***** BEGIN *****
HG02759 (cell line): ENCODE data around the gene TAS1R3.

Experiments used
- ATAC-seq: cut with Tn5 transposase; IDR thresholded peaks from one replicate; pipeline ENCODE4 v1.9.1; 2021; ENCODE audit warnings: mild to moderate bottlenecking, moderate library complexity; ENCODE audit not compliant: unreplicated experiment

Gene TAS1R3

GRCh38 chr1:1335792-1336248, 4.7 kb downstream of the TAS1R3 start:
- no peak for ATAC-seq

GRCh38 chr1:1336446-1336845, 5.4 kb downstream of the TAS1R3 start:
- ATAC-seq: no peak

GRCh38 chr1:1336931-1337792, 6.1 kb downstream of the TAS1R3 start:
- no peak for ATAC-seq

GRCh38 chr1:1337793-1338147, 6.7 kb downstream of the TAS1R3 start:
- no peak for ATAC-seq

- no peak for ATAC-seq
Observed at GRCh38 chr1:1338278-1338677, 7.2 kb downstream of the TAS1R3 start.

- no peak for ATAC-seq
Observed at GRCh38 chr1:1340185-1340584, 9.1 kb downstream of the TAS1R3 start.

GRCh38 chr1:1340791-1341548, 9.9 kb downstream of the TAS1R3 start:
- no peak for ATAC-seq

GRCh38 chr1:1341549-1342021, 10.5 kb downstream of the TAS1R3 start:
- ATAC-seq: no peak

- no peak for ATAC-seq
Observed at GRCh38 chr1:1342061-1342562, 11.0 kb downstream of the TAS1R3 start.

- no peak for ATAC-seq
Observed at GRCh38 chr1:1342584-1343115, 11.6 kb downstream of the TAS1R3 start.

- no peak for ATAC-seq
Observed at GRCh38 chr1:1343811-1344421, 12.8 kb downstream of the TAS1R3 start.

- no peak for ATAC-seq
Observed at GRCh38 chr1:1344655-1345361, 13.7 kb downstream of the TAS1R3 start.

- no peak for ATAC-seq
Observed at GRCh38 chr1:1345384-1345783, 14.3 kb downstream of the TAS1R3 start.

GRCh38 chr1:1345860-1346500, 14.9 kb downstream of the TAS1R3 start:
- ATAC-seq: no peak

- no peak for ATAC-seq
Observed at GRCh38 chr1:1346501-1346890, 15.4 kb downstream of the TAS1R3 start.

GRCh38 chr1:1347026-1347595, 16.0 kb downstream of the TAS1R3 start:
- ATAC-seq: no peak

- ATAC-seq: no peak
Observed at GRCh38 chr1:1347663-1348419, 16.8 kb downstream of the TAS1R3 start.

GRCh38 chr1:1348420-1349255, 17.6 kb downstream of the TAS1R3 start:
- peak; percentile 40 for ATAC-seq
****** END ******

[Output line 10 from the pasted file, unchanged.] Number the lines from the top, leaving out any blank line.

- no peak for ATAC-seq